The Emerald Ash Borer insect has wreaked havoc throughout much of PA and is migrating to surrounding Mid-Atlantic states. Dead ash tree removal is a must for property owners, but the responsibility burden can sometimes cause friction between neighbors.
I live in Southeastern Pennsylvania, and I’m trying to resolve a dispute with a neighbor about a dead ash tree that sits directly on our property line. When I moved into my house a few months ago, I had an arborist inspect the tree, and planned to have it trimmed.
I was advised that the ash tree is infected by the emerald ash borer beetle and is nearly completely dead. The arborist advised me to remove it quickly so that it does not fall on my shed directly under it and was given a quote of $1700.The thing is, the tree sits approximately on 25% of my property and 75% of my neighbor’s.
My understanding is that in PA, if a dead or dying tree sits on the property line, both the neighborly and legally required thing to do is to split the cost of removal. However, my neighbor stated that he did not care if it came down in my yard as it would be my responsibility to remove it if that occurred. The dead tree would not hit his house if it fell on his property, and he was not willing to contribute to its removal.
I was hoping to determine with a real estate lawyer familiar with tree removal laws if I had any legal recourse against him with regards to this removal. Or,f the cost of removal is low enough that I am better off just paying for the tree removal myself rather than trying to take legal action against my neighbor At the end of the day, I'm arguing with him over $850 and the principle of the matter. – Matthew P.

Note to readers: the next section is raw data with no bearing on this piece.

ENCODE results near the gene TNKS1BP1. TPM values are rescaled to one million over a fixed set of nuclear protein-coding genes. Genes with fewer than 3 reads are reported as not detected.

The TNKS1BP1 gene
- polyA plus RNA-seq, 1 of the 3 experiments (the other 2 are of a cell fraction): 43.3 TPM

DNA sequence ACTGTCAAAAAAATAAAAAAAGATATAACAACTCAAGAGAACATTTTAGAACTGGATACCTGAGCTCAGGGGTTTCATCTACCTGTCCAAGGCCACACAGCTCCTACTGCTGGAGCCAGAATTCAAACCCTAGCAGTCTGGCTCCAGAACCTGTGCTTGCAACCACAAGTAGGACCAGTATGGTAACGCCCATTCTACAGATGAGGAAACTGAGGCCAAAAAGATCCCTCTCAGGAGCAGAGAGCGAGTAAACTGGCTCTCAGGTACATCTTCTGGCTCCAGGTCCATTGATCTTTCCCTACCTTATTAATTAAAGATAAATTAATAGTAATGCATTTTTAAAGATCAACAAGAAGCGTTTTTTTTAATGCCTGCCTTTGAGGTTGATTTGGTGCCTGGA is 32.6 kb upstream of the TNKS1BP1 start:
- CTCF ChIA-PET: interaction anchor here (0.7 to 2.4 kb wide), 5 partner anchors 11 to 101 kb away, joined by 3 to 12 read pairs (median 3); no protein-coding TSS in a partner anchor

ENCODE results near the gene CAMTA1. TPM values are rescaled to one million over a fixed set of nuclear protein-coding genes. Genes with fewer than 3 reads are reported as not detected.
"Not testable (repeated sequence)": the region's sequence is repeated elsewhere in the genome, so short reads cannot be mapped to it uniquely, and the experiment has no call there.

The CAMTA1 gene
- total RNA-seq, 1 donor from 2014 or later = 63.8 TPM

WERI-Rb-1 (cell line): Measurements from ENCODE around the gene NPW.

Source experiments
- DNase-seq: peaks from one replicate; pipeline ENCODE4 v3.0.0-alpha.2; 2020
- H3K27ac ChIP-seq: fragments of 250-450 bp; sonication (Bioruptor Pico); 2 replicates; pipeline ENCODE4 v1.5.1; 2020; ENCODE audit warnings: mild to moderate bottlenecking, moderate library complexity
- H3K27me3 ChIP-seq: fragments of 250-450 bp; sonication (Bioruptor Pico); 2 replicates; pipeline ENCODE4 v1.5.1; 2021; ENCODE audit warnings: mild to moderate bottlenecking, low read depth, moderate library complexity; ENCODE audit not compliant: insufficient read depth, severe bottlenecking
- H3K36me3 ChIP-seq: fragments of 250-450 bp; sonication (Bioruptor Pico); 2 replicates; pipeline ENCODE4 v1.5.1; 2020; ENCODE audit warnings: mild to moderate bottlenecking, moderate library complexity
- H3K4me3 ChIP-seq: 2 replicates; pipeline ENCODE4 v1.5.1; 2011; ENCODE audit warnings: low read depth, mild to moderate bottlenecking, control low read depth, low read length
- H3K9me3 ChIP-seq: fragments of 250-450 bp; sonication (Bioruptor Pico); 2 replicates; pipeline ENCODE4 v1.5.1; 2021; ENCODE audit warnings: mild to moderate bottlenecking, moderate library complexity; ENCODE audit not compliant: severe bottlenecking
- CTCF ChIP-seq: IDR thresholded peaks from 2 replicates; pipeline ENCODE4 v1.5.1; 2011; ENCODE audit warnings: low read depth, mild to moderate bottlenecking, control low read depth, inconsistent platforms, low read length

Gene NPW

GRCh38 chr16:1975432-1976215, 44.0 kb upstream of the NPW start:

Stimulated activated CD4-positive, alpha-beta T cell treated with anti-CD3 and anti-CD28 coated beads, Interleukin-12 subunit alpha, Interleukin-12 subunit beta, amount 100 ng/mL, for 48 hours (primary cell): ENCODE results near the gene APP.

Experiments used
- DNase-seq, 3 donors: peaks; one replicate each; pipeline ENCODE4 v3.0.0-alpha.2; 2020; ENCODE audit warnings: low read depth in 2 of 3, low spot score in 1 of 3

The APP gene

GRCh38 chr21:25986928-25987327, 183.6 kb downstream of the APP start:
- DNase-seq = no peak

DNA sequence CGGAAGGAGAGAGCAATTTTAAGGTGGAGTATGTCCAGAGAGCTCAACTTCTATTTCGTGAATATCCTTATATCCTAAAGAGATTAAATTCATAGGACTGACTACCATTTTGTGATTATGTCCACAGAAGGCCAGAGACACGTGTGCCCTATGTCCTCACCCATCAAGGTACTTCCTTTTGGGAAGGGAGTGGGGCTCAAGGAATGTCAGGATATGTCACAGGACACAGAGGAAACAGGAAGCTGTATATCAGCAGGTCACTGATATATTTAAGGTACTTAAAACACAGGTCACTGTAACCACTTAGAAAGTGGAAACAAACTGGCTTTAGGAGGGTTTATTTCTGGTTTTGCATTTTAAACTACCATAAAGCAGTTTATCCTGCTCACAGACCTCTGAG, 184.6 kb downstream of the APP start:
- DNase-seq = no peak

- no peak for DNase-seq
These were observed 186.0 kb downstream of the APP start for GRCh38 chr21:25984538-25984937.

I believe your understanding of the PA tree law is correct. A property line tree is the joint and equal responsibility of the two property owners. If one party refuses to accept equal responsibility, legal action would have to be started – normally before a Montgomery County magistrate judge. The cost of commencing the action is not great, but, the cost of your relationship with your neighbor could be.
You might have some success in having a real estate attorney write to the neighbor, but that could be costly as well. The additional issue is that in order to remove the tree, your arborist may requires the neighbor’s permission, since going onto his property would be a trespass.
For you to be successful, legally you have to be able to prove where the property line is and prove that the tree was a hazard tree because it was dead. You’ll need a written opinion from the arborists and good pictures.
Many arborists in PA are rightfully reluctant to climb up an ash tree in order to remove it because it dies from the top down – so the top becomes very brittle and thus dangerous to climb. You have to deal with this right away. Best of luck!